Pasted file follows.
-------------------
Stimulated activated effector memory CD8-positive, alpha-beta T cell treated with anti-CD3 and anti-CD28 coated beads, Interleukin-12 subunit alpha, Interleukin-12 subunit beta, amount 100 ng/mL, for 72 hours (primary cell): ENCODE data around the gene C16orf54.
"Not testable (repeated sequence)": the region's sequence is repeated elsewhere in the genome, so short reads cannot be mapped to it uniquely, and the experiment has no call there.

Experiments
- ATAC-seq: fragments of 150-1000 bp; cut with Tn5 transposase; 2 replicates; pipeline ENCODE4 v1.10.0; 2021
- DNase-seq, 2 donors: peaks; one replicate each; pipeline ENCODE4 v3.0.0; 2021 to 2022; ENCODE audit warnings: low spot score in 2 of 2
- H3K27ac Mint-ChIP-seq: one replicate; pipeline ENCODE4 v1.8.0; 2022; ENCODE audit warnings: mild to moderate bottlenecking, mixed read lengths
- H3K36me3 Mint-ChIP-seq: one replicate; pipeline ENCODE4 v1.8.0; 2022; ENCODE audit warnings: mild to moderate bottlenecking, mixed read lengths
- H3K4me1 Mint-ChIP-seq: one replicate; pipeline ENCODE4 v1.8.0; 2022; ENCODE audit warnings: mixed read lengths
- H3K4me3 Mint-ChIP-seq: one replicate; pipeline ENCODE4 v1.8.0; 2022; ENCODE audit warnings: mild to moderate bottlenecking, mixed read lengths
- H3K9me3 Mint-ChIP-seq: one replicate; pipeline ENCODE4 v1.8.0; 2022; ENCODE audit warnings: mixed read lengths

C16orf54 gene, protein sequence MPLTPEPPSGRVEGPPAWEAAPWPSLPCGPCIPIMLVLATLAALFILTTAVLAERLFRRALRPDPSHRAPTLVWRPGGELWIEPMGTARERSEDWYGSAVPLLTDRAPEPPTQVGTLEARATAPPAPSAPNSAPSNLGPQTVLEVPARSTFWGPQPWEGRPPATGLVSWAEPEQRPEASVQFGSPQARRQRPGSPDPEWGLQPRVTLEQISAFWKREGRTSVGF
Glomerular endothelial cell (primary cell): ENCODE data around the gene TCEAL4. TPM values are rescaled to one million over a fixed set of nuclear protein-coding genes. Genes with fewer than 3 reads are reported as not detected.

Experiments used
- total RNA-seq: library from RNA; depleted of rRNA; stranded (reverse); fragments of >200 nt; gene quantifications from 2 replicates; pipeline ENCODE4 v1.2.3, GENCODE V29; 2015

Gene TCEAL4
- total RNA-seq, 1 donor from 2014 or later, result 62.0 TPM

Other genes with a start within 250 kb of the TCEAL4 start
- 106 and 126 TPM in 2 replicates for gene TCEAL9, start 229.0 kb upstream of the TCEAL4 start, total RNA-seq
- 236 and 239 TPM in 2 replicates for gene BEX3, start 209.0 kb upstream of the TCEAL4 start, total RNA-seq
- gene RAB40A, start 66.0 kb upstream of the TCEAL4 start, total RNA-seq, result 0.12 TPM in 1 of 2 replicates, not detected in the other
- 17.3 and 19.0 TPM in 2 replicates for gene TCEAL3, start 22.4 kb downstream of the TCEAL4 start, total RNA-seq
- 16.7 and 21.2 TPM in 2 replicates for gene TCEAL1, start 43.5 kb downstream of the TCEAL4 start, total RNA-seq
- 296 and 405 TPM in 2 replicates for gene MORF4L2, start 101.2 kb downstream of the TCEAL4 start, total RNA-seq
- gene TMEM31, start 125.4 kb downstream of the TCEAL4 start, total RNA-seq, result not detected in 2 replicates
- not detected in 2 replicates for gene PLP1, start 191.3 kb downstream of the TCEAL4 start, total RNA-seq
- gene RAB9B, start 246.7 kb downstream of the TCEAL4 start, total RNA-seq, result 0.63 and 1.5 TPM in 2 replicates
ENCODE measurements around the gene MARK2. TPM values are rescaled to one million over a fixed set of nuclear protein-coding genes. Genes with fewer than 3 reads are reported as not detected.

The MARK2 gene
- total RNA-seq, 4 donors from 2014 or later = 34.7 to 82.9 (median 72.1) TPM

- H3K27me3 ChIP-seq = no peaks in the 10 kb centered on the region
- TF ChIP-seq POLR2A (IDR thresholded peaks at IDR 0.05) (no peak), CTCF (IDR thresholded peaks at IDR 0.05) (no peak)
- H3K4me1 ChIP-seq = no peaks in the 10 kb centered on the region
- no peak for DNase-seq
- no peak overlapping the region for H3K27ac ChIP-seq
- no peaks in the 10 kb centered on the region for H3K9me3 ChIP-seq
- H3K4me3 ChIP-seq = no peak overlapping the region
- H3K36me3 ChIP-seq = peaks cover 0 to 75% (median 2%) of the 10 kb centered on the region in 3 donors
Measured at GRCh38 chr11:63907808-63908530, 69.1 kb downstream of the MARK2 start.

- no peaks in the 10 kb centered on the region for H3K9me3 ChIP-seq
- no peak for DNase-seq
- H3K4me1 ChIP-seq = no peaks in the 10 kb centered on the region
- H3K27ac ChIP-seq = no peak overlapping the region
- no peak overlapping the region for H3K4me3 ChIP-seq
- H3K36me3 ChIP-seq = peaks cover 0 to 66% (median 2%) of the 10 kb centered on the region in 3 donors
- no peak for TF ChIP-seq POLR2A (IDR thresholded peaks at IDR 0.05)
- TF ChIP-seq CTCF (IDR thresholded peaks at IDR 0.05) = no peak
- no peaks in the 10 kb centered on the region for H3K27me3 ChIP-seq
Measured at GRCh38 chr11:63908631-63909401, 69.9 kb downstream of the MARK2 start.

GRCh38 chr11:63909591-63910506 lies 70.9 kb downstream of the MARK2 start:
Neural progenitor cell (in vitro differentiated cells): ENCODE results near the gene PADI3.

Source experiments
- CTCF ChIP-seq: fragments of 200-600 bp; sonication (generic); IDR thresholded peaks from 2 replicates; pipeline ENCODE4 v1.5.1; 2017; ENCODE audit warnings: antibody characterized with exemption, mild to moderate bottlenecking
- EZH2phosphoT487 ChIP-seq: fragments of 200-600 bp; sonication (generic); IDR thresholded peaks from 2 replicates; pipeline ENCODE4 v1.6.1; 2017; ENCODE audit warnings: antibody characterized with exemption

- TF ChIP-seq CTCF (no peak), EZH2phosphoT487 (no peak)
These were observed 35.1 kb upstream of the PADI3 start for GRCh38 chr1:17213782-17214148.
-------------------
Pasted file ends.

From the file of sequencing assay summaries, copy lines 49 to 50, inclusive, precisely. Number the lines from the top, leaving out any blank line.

GRCh38 chr11:63909591-63910506 lies 70.9 kb downstream of the MARK2 start:
Neural progenitor cell (in vitro differentiated cells): ENCODE results near the gene PADI3.